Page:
ISSN (Print) - 0012-9976 | ISSN (Online) - 2349-8846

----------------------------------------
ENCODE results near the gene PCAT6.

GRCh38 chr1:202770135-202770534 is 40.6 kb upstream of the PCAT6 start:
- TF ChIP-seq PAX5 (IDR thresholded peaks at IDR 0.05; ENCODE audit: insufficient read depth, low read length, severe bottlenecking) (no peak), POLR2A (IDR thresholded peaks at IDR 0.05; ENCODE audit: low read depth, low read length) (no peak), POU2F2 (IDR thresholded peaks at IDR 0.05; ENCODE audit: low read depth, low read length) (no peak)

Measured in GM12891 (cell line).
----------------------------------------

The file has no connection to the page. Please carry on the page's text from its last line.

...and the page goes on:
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Skylark 284 Frere Road Bombay 400 038 Grams Econweekly Editor Krishna Raj Associate Editor Rajani X Desal Assistant Editor M S Prabhakar Editorial Staff Colin de Souza, K Vijayakumar Manager J K Thakkar Advertisement Manager R Venkteswaran THE economy today is characterised by a number of contrary trends. The prospect of a second successive year of good agricultural production, the building up of a substantial stuck of foodgrains, the apparently impressive rise in the index of overall industrial production, the dramatic improvement in the foreign exchange reserves position and, above all, the claim that inflation has been halted and reversed give the impression of a decisively favourable economic situation. These favourable developments have naturally received a great deal of publicity. Nevertheless, doubts persist that tin these are short-term surface developments which convey an over-optimistic picture of the basic economic situation and the prospects of longer-term growth. These doubts are supported by the evidence of low real levels of investment in high priority capital and consumption goods industries, growing unemployment, largescale lay-offs and even incipient re-emergence of inflationary pressures.

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